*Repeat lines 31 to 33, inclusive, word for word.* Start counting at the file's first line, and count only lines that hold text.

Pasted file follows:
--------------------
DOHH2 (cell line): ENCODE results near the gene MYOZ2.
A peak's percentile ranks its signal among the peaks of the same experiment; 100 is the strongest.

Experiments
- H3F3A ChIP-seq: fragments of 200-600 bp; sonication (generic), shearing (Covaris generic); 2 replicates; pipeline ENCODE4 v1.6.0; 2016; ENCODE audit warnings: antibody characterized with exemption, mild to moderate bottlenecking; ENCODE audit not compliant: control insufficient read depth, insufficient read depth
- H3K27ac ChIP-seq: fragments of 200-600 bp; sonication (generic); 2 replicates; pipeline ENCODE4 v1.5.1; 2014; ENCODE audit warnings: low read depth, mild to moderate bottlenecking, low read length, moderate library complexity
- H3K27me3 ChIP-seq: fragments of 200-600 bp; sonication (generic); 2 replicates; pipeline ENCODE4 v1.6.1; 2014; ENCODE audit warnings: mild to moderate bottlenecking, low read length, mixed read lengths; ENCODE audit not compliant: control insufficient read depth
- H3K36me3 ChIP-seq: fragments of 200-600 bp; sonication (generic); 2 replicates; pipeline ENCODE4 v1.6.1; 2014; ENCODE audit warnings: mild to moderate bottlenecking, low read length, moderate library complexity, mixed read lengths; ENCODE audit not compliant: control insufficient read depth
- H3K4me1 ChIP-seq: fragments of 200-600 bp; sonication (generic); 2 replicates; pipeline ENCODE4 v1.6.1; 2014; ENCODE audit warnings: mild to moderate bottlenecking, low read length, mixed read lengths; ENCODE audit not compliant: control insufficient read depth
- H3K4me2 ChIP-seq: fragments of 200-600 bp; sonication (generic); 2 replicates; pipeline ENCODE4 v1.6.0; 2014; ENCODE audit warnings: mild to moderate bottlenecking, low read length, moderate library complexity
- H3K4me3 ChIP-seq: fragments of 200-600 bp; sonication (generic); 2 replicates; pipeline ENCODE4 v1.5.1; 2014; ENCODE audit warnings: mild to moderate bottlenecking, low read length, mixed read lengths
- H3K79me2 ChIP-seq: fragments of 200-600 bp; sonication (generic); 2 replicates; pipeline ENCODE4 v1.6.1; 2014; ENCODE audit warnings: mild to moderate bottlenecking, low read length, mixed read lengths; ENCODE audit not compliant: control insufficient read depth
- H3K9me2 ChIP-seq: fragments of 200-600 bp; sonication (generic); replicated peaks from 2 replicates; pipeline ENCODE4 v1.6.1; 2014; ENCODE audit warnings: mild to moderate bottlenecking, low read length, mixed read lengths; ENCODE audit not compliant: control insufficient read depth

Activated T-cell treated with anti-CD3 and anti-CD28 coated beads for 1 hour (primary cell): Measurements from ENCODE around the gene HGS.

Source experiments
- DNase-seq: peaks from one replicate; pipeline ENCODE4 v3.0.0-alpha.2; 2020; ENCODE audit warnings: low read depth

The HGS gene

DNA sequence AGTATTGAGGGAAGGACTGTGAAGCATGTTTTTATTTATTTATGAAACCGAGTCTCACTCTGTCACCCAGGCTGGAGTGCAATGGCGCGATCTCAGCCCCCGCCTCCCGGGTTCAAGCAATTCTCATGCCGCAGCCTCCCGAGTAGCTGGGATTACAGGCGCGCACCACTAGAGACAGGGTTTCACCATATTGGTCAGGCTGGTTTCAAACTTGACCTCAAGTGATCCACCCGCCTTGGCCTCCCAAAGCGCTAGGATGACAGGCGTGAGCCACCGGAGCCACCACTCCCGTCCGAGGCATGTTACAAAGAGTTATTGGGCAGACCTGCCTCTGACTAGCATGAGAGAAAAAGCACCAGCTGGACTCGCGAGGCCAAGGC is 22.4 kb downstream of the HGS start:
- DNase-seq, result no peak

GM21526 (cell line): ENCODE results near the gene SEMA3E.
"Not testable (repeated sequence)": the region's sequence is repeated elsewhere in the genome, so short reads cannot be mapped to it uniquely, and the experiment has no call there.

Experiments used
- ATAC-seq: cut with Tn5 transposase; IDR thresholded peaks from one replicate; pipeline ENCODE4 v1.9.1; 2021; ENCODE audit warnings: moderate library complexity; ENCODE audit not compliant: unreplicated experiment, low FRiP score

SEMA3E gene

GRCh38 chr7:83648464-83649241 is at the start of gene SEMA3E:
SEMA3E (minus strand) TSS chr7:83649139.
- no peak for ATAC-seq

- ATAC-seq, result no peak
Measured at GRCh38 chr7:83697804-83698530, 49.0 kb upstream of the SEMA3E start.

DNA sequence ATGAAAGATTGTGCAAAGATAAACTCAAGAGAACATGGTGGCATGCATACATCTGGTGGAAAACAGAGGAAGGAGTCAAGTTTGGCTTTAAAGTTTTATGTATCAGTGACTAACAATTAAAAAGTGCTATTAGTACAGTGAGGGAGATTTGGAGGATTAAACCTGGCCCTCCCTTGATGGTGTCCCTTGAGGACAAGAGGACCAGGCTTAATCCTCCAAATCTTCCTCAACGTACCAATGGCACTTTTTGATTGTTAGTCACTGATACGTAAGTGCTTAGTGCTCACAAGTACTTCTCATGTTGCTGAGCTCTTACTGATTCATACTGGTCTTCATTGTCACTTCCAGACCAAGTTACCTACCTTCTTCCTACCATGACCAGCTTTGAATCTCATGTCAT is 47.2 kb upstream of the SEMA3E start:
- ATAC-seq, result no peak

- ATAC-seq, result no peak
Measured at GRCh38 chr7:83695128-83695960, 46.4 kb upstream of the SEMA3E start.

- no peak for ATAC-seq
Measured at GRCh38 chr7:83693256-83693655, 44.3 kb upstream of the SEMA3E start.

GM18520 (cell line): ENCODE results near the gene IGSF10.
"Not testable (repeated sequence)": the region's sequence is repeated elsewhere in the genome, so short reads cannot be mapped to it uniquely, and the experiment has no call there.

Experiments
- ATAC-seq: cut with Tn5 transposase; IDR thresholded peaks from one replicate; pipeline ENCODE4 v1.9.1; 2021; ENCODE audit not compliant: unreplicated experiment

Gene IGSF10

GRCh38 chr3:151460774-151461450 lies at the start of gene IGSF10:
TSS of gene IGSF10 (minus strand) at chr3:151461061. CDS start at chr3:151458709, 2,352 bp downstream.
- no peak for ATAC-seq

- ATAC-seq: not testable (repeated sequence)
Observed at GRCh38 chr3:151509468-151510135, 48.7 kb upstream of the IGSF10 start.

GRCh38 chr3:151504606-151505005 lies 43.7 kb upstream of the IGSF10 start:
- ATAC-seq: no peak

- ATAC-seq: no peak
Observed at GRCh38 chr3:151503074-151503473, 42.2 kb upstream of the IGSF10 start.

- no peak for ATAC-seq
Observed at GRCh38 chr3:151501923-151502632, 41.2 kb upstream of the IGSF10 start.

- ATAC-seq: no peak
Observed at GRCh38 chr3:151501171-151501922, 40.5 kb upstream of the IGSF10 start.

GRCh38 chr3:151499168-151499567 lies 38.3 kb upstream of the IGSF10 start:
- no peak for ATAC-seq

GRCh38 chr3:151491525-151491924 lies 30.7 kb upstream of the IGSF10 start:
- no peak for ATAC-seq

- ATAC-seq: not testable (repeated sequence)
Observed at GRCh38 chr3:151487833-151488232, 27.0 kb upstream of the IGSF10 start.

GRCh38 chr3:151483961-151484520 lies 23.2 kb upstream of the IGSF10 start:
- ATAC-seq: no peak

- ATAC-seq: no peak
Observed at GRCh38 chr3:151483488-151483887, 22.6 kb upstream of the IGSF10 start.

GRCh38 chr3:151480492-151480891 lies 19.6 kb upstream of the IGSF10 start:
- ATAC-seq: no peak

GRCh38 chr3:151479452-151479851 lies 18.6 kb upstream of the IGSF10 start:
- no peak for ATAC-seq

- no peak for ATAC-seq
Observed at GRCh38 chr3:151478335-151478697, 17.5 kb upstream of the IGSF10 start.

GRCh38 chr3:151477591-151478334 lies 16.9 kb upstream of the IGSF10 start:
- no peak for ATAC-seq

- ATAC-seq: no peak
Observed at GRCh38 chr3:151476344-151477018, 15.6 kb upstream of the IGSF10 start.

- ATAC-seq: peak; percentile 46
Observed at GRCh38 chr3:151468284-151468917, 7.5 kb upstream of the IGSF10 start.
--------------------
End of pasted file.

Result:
- ATAC-seq, result no peak
Measured at GRCh38 chr7:83695128-83695960, 46.4 kb upstream of the SEMA3E start.

- no peak for ATAC-seq